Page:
“ desirous of being represented as he is,” put in requisition the pencil of an artist by which he would be sure to be caricatured ?

The “persecution at home,” that her Ladyship affects to have suffered, refers, we suppose, to sundry articles in the Quarterly Review and other Journals, in which she was rather roughly handled. We all know, however, what a pleasant thing it is to deem ourselves the objects of persecution, when it does not interfere with our profit—it is a flattering unction we love to lay to the soul, as it seems to augment our importance-and Miladi appears to have been highly delighted with the persecutions she has encountered. She is continually alluding to the attacks of the Quarterly, and whenever an opportunity occurs, favours us with extracts from them, and now and then she slips in some satirical observation concerning herself from the Journal des Débats. The different manner in which she has been treated by the Edinburgh and Quarterly Reviews, is an exemplification of the potent influence which party spirit exercises over those journals. In the latter, one or two of her works have been criticised with overwhelming power, and in a tone and spirit superlatively bitter. In the former, on the contrary, she is spoken of with studied lenity, although the Reviewer is obliged to confess that he is not one of her particular admirers, and seems to be perpetually restraining himself from indulging in the language of raillery and sarcasm. We need hardly add that the political principles which her Ladyship professes to entertain, are the main cause of this discrepancy. For our own part, we conscientiously believe that the English journal has not gone half so far beyond the truth as its Scotch rival has fallen short of it, in their respective strictures. With regard to the republican bursts of Lady Morgan, we cannot help suspecting that there is more affectation and cant in them than sincerity :-she is too anxious to let it be known that she is caressed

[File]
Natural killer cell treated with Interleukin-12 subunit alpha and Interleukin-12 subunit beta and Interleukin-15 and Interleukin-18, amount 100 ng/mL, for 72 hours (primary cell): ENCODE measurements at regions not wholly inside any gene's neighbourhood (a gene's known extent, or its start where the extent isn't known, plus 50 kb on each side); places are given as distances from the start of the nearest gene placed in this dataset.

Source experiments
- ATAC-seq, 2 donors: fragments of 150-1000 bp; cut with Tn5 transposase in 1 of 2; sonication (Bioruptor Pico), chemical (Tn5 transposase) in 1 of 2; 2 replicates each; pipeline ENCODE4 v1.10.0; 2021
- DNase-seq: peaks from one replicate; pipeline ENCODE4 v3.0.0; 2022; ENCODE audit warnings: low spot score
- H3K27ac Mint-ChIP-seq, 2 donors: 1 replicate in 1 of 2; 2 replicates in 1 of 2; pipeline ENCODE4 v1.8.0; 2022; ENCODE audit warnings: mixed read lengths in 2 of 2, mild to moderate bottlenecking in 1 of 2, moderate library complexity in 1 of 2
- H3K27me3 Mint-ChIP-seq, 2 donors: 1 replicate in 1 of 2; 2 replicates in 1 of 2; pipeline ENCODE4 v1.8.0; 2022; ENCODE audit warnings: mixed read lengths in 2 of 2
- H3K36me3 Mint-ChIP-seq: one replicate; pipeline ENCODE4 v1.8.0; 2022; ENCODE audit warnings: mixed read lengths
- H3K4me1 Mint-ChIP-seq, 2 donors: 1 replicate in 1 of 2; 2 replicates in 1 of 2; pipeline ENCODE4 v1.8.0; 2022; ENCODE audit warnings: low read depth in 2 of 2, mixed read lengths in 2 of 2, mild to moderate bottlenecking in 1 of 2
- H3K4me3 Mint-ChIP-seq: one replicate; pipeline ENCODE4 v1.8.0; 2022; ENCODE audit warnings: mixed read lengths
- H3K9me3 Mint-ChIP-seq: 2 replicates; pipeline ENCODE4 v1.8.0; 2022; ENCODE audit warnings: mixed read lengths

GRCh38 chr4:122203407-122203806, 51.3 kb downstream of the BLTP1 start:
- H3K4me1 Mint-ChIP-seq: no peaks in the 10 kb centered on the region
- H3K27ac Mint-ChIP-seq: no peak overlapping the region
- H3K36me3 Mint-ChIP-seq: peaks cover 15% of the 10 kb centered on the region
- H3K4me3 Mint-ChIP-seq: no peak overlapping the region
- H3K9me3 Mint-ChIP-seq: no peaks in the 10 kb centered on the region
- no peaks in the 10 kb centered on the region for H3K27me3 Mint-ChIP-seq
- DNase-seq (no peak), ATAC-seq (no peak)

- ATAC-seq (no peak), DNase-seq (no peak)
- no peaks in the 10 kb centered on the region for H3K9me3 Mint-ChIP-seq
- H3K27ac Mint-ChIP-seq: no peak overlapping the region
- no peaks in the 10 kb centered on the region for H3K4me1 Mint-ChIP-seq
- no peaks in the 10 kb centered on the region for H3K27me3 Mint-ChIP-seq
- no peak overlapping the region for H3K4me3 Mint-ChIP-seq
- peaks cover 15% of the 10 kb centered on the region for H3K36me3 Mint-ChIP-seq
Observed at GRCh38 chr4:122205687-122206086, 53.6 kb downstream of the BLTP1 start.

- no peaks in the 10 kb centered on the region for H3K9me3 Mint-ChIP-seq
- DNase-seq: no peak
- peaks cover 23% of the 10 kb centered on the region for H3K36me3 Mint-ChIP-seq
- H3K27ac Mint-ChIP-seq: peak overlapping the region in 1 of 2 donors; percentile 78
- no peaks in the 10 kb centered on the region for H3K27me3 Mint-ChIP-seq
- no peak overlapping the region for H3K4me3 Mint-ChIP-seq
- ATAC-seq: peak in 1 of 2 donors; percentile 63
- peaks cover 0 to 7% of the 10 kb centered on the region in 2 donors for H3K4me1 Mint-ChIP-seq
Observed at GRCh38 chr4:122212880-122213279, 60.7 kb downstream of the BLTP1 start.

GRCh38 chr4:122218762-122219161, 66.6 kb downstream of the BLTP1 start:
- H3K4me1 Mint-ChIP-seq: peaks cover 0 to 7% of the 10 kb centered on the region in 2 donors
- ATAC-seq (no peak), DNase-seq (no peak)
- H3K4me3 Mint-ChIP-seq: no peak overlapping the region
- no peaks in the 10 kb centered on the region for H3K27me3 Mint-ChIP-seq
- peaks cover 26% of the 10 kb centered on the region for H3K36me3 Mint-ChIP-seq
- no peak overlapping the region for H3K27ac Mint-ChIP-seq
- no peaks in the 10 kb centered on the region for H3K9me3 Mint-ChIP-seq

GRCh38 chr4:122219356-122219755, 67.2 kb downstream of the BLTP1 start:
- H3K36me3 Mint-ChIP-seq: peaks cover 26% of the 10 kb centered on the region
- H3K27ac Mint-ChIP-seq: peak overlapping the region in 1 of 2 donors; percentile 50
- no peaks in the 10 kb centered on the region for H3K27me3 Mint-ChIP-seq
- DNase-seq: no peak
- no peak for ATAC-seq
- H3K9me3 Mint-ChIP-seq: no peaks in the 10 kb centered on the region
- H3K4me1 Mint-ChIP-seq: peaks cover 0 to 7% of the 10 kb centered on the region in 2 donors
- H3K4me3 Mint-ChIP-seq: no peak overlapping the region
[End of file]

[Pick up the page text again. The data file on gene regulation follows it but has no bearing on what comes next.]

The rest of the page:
where by the ne plus ultras of aristocracy and rank, as well as by those of intellect, and, at the same time, there is too much parade and ostentatious vehemence in her explosions against the royalist party.

As to the other article which her Ladyship says she has received in exchange for her impartiality!" proscription abroad,"-we feel pretty confident that it exists no where but in her own imagination. There it has, doubtless, been engendered by the malice of some ultra in disguise, who has made her Ladyship believe, that the Emperor of Austria, the Grand Signior, the King of Owyhee, and the other despots of the earth, have forbidden, on pain of racking, roasting, and every kind of torture, the importation of her books into their dominions, lest these should be revolutionized by them forth with. Heaven defend us ! we are very much afraid that Lady Morgan will set